JD But let’s –

JL –election!

JD But let’s be clear about this, whether you like it or not: in 1918 the government of Ireland was the British government.

JL Yeah, and it was -

JD It WAS the British government.

JL And it was –

JD It WAS the British government.

JL It -

JD Whether, whether you like it or not!

JL No, no -

JD - Because you can’t say, you can’t say that the IRA –

JL It was a government by pure physical force

JD But you can’t say that the IRA, in 1918were, were, the army of Ireland – they weren’t, whether you like it or not

JL I certainly can! I certainly can! Who, who, what other army represented Ireland?

JD The British army were in Ireland.

JL They represented Ireland? They, they represented the electorate who voted for independence? Did they?

JD And if - ok, ok, take - I hope you can understand that argument. The next, well then, the next point I made to you is if, if if the IRA were a legitimate army at the time, which, as you say they are and I know the argument you’re putting forward, if they were a legitinate army, is it, is it the actions of a legitimate army to march up to a house, take two men out in front of the house and shoot them dead?

JL All, all armies do it.

JD Well, that that’s – [indistinct, both JL and JD talking at the same time over each other] that to me sounds like a war crime.

JL What do you mean?

JD That to me sounds like a war crime. Now, that to me, even, [JL interrupts] taking, taking your precepts on board, that to me sounds like a war crime.

JL Why is it ‘a war crime’?

JD The men weren’t tried. They weren’t tried! Simple as that!

JL In, in war you don’t have perfect justice, you have Court Martials: that, that in itself alone is not a very democratic system –

JD [interrupts] – Milosevic, Milosevic was brought to the Hague and tried.

JL Eh?

JD You’re, you’re saying the Pearsons were worse than Milosevic?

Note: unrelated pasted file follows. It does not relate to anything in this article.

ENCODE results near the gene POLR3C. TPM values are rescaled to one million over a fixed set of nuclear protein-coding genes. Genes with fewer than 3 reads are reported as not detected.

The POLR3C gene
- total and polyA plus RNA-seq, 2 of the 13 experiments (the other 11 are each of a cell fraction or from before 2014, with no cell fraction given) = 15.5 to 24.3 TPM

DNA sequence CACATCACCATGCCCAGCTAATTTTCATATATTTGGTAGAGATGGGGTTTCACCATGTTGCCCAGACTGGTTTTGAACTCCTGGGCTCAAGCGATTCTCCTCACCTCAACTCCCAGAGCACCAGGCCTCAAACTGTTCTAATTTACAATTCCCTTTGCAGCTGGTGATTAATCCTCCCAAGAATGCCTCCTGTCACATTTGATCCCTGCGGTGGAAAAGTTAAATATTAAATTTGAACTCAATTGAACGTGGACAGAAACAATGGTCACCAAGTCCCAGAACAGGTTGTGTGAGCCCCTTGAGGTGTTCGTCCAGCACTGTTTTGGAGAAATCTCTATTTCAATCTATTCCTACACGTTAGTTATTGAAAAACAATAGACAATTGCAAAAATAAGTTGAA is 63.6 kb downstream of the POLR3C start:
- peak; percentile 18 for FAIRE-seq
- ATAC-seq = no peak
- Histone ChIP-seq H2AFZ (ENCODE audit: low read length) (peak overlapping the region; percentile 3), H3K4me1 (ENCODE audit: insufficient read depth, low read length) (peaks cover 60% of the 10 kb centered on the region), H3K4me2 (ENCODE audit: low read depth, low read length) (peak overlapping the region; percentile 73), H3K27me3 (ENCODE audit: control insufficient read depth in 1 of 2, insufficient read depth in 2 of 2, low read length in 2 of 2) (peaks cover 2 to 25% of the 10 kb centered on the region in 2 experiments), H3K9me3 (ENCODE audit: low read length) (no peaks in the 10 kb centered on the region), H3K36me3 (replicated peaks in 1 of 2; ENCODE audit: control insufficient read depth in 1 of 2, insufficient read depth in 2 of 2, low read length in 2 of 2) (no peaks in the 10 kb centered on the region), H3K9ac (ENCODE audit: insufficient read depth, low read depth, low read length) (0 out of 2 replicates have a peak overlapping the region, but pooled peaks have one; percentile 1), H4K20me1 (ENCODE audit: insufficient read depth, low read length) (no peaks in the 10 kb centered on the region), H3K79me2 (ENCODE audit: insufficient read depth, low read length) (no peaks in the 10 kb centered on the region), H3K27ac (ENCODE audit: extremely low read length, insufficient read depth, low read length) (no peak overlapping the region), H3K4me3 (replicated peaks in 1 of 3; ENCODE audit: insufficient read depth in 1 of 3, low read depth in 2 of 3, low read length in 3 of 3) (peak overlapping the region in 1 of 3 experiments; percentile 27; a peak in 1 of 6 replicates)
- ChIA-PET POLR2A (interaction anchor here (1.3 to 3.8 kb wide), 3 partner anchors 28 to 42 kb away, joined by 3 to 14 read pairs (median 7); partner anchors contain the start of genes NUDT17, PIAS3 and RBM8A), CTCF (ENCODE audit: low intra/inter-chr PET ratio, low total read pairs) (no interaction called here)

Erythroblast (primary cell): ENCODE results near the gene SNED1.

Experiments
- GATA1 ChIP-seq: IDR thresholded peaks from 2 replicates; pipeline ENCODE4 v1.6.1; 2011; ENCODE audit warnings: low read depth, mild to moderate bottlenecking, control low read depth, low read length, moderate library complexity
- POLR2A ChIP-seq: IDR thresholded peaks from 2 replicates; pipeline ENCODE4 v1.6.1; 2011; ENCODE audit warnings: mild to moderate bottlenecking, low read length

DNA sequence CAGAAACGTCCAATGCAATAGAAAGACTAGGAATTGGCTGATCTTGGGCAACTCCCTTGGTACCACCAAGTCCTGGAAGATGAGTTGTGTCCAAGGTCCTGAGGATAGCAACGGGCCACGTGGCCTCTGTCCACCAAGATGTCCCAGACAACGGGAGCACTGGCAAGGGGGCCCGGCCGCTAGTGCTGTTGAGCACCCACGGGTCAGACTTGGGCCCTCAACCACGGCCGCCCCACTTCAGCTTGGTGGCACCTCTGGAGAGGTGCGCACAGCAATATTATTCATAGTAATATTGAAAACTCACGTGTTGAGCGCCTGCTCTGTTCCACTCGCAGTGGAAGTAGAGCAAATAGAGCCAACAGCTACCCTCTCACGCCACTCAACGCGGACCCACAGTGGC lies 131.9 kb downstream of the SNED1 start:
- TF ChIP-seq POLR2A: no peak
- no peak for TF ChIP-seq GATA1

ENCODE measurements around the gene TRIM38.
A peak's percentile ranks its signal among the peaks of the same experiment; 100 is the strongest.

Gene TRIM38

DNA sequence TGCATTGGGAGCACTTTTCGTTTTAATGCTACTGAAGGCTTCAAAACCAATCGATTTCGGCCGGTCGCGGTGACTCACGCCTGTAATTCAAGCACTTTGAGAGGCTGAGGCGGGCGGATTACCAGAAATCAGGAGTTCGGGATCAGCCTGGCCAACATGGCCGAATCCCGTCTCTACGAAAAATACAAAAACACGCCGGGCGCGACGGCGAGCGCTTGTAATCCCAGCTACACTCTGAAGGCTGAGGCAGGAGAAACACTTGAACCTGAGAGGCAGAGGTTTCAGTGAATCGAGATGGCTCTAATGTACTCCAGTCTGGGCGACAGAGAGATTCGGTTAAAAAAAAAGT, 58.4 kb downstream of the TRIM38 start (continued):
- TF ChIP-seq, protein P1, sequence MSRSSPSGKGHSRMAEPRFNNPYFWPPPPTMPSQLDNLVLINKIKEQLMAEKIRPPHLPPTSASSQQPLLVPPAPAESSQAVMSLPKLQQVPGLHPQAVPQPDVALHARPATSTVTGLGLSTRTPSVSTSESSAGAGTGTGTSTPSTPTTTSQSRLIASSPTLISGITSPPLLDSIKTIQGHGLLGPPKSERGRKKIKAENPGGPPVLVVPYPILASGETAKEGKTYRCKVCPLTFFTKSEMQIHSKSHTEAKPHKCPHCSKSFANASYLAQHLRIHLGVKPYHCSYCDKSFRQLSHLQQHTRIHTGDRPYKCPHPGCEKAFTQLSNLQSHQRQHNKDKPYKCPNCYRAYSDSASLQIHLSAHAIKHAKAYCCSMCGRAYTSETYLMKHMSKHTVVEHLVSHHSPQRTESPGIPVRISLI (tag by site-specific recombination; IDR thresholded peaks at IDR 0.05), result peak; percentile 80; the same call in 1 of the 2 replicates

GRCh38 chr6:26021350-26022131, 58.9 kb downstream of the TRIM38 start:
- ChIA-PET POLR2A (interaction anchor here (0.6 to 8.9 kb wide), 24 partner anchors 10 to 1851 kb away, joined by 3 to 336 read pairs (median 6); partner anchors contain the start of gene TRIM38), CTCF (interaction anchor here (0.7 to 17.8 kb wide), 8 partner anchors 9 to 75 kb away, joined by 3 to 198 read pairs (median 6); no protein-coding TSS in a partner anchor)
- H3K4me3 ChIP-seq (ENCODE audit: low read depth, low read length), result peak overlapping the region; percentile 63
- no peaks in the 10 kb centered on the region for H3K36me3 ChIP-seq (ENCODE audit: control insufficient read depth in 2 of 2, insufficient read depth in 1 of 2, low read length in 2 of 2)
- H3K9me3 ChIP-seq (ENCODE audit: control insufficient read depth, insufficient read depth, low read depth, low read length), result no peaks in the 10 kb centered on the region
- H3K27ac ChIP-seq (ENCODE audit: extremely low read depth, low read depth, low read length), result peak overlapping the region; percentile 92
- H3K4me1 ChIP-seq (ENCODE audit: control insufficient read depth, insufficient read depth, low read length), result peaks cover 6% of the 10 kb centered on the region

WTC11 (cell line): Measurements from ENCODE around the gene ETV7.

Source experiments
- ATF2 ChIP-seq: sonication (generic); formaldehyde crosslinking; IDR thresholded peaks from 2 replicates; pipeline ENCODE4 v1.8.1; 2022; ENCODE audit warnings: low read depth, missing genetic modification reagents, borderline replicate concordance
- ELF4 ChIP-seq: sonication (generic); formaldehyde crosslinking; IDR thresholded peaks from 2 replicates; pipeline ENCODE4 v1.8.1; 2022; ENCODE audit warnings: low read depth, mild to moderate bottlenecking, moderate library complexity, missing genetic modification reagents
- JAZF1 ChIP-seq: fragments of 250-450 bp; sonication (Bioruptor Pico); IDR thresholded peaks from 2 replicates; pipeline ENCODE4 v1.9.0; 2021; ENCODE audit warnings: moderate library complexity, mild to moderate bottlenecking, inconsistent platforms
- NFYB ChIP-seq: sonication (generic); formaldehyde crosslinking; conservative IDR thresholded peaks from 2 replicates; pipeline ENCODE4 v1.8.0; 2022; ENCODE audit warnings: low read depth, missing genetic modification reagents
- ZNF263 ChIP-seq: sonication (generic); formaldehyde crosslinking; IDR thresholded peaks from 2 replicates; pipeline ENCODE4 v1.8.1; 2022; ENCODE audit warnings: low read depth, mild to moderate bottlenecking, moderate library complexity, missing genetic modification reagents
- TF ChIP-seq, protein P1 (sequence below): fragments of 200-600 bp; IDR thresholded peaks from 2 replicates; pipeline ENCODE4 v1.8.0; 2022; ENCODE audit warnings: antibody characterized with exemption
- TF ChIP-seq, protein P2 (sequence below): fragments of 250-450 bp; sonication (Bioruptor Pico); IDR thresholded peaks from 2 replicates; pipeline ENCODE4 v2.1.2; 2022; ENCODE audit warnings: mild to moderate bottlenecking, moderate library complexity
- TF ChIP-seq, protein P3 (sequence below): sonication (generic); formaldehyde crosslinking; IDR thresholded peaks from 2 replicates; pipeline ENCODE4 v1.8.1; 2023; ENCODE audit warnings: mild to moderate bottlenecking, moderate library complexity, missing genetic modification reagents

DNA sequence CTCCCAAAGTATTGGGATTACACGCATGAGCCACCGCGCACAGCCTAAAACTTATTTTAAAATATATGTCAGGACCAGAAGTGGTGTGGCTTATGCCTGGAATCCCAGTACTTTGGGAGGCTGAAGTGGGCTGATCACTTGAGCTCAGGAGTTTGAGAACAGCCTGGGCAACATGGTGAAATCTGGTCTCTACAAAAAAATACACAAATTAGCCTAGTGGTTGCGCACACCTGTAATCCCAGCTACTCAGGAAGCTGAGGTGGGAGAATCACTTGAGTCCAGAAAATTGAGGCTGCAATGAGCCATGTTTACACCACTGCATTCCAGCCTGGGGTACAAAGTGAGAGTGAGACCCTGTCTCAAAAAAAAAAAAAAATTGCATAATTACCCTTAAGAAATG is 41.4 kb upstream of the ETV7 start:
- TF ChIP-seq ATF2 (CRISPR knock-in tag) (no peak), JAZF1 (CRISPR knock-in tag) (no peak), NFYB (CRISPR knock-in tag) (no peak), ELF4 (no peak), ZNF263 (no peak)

JL I’m not saying they were worse than anybody, I’m –

JD [interrupts] but you’re saying it was legitimate that these two young fellows should be taken out and shot [JL ‘the war’] in the groin [JL ‘the war’] and bled [JL ‘the war’] to death

JL The war that was fought for Irish independence was legitimate.

JD And then why weren’t they legitimately dealt with then if they had committed a crime?

JL If you, if you’re in a war and you’re attacked militarily, you respond militarily. By whatever means, I mean all is fair in love and war.

JD So you walk up, you walk up to them, take them out of the house and shoot two unarmed men dead?

JL They weren’t they weren’t the only, what, how do you think the Auxiliaries and Black and Tans operated?

JD Oh I know, but do never benchmark yourself against badness. I say it to my kids all the time: do never benchmark yourself against badness. Including your own parents in my case, if I’m the [cursing?] the house or whatever. But anyway I don’t want to trivialise, I want to bring Tom Carew in. Tom Carew good afternoon to you.

Tom Carew; Joe, Joe my ucler is back again, very quiet for many years, I never heard such nonsense: court martials -

JD Well, hang on, from me or from – ?

TC No, not at all, no, from Jack Lane.

JD [I’d be surprised?] to say it’s nonsense from me as well.

TC I could spend a long time telling you about the writings of Jack Lane and the people in the organisation he represents. Because the people in Aubane include people who are involved, not in innocent local history -

JD Now, yeah, yeah, just, just [sounds like warning tone]